Millions of people spend A LOT of money on phones every single year. More often than not they get these phones on contracts from networks, which means they’re effectively leasing the handset (as well as paying for data and calls and the like).
Now, leasing is OK (although it’s not something I’d ever do) when you’re talking about cars and vans. But when it comes to phones, do you really need to spend ALL that money on a handset – or just make do with something cheaper?
The cost of a new iPhone or Samsung Galaxy S7 is high – you’re looking at £600/$800, basically. This figure is way too high for most people to pay for outright, hence the contract (lease) deals pushed by networks and carriers, but people do seem to love their phones.
But is there another way?
I’d argue, yes – though it does depend on what you want from a phone. If you’re used to having a best in class camera, for instance, downgrading to a lower-cost model might not be ideal.
I love flagship phones. I only ever use them. But I made a deal with myself a few years ago that I would buy the phone outright, shop around for the best rolling monthly tariff and then, once it comes time to upgrade, sell that handset, which I’d kept in good knick, and use the money to purchase the latest model.
But over the past few years of testing phones, I’ve noticed something. Budget Android phones are getting VERY impressive. In fact, the latest Moto G4 handset was so good I had no issues using it for a good couple of months; the G4 looks gorgeous, has great software and performs like a champ.
I didn’t even miss my Nexus 6P… well, Okay, maybe a little.
But what I’m getting at here is something that has changed in the past few years: cheap phones are no longer crap; quite the contrary, actually. They’re now pretty darn good and if you’re looking to be more fiscally responsible in 2017 or you just don’t want to fork out for a brand new, costly iPhone or Android phone, handsets like the Moto G4 are most definitely the way forward.
Moto G4: Does It Suit ALL Users?
No – definitely not. As I said earlier, if you like having the best of the best, or you use an iPhone, switching to handset like the Moto G4 might seem a little regressive (even if you’re saving money).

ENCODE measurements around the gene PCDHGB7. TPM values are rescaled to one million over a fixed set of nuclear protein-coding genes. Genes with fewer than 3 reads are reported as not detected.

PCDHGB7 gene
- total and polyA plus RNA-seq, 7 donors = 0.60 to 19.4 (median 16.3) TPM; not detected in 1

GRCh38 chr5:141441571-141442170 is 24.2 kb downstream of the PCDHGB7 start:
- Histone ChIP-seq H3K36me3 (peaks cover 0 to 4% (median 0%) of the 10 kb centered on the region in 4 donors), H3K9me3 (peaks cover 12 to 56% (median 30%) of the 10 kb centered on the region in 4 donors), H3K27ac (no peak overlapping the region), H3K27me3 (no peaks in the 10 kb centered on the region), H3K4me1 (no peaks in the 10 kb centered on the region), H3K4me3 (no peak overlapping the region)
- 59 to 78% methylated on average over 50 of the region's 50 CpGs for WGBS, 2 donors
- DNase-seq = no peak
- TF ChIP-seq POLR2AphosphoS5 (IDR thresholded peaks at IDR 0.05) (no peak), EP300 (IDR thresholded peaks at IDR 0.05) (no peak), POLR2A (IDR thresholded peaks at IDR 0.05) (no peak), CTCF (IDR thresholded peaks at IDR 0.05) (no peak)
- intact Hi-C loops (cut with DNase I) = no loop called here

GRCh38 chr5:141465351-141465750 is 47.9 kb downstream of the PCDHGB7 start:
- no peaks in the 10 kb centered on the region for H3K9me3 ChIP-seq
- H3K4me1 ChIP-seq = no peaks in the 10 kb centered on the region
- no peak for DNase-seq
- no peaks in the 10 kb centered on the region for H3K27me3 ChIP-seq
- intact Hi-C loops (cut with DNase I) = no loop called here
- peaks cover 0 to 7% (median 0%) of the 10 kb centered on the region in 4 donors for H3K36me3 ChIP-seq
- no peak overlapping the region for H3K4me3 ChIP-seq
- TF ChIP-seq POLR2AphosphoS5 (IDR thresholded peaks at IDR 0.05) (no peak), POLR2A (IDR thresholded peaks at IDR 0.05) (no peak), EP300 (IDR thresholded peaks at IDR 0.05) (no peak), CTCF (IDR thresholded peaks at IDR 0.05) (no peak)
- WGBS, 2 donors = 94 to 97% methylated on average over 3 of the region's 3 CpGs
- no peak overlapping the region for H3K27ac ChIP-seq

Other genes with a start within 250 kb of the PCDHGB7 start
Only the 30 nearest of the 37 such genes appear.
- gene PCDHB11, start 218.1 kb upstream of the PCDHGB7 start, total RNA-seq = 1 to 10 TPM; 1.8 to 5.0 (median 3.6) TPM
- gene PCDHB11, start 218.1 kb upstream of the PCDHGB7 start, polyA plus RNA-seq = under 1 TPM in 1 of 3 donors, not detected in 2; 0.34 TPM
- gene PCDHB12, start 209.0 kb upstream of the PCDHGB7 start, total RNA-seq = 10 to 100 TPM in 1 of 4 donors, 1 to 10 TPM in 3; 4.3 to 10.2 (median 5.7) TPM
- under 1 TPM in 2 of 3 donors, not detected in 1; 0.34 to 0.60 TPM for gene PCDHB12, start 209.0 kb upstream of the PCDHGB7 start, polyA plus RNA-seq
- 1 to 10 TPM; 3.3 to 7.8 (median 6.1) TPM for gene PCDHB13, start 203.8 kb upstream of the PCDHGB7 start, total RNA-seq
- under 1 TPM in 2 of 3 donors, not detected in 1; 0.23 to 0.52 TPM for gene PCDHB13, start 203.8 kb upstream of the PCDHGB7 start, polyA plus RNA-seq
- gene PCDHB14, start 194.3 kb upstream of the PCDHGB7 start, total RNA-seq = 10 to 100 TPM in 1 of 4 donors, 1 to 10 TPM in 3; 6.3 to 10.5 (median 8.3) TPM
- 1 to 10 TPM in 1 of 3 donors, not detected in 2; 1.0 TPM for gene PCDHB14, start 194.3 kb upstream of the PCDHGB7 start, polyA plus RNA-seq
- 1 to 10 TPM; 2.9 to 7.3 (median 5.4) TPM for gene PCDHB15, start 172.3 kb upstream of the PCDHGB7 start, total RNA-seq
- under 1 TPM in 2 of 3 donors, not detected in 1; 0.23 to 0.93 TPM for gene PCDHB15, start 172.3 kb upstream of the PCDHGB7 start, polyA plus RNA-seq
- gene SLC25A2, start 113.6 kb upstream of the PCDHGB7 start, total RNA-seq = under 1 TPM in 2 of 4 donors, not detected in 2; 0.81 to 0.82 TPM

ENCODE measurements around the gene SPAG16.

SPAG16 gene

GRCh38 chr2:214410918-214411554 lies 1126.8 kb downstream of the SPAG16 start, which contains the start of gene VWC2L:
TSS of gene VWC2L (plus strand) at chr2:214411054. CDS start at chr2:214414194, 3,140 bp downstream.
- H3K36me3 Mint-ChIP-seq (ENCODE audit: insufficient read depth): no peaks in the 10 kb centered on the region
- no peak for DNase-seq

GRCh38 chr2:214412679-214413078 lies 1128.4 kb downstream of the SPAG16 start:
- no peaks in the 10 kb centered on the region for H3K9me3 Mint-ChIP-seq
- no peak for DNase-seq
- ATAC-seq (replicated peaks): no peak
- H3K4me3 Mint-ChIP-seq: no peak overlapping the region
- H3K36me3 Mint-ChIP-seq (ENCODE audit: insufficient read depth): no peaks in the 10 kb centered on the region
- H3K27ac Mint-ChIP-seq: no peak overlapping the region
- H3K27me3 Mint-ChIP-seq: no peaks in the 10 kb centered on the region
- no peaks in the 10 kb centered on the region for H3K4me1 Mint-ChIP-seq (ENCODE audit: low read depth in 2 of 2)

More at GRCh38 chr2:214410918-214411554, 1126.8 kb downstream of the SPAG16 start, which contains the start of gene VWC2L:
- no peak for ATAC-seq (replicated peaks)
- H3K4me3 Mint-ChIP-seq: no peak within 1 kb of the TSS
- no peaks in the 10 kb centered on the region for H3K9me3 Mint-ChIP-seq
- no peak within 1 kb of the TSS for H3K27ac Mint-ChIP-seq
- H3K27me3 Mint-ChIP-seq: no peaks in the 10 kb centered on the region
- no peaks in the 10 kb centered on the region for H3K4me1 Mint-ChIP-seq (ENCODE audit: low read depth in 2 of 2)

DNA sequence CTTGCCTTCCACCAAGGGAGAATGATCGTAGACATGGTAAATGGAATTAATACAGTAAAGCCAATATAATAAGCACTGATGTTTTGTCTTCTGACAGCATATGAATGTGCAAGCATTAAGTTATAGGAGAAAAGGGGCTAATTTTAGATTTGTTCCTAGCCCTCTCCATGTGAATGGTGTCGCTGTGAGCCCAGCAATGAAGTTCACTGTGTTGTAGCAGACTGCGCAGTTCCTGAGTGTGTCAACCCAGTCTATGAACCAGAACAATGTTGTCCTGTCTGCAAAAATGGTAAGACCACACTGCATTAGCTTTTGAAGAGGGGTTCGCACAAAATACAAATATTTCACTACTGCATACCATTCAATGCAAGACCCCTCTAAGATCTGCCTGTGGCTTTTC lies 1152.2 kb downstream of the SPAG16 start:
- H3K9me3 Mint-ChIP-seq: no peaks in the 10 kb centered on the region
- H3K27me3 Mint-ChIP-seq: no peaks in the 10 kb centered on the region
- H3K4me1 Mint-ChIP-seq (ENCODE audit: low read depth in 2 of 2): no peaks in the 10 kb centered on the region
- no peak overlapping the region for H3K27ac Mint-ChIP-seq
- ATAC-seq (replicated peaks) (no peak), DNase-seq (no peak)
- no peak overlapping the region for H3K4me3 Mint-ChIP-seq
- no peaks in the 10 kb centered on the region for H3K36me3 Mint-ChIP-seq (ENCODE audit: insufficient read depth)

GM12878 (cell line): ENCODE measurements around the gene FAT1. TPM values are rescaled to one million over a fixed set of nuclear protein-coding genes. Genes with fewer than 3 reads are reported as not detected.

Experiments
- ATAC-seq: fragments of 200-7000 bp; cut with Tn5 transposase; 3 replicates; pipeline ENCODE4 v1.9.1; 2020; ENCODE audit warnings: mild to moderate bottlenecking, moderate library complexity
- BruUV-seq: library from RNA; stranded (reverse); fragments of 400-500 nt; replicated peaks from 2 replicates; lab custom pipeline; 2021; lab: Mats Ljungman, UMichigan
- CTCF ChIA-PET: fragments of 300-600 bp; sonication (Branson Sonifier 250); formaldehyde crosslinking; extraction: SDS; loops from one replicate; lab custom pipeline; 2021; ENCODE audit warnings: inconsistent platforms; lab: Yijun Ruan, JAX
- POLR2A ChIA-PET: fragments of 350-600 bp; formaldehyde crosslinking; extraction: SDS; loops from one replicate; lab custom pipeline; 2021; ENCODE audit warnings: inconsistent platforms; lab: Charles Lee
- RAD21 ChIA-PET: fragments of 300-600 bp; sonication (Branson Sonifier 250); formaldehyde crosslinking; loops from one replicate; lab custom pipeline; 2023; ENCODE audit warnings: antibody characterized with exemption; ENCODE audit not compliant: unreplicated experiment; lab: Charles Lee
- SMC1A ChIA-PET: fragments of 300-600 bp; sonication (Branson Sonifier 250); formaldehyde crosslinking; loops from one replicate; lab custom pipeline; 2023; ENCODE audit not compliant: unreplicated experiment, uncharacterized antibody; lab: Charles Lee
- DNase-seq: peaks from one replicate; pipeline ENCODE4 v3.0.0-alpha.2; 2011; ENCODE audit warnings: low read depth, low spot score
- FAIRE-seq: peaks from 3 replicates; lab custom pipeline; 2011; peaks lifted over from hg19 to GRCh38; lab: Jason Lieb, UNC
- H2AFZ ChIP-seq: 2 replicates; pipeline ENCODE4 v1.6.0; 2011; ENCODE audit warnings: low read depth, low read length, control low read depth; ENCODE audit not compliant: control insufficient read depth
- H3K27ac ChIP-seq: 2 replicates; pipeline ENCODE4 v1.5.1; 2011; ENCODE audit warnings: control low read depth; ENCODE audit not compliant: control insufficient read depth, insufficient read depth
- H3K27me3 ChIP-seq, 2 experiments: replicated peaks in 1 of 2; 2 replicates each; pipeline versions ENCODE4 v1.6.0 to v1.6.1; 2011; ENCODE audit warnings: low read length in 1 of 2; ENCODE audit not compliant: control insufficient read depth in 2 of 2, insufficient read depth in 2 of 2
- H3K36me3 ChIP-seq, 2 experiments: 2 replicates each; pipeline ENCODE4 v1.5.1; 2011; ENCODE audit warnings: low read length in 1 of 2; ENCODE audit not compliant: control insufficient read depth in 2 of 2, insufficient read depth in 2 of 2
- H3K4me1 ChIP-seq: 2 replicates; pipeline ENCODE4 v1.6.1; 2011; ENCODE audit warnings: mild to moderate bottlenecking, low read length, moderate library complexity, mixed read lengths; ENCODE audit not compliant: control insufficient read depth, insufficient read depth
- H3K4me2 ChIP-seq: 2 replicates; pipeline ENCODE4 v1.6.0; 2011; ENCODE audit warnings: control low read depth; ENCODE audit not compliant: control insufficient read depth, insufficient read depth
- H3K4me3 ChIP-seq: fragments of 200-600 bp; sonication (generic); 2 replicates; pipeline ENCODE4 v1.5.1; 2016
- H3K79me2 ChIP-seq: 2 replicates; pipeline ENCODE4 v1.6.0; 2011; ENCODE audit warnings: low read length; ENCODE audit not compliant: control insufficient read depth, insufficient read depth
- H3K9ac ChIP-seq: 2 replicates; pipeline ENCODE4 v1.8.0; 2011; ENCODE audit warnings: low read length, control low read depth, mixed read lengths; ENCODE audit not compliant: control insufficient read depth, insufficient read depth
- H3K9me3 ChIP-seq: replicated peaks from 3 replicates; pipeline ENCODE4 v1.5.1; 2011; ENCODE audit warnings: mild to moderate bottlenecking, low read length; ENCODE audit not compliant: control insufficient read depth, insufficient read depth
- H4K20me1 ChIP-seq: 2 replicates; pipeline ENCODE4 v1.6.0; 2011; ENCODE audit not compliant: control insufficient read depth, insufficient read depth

But if you’re more of a casual user who just wants a decent phone that can do smartphone-like things (web browsing, apps, buying stuff, gaming, video, email), then the Moto G4 starts to make a lot of sense. Fiscally and in terms of functionality.
Motorola is also exceptional with its Android updates; Moto handsets get Android updates faster than any other brand of Android phones, including Samsung. Moto phones run Android in stock configuration as well, so it’s nice and simple to use just as Google intended.
And best of all the Moto G4 DOES NOT look like a budget phone. Like, at all. It is a great-looking Android phone that is well built and styled brilliantly. It also comes in a range of colour options, so you can customise the way it looks to a degree that just isn’t possible on most handsets.
I genuinely love this phone. I love what Motorola (under Google first, then Lenovo) is doing with its handsets. The company seems to know instinctively what consumers want from phones; everything in these handsets is optimised for normal use by normal people. Anything superfluous is omitted and the savings are then passed on to you, the consumer.
Basically, if you’re looking for a solid, cost-effective Android phone there really is only one handset you need to be looking at. And it goes by the name of the Moto G4.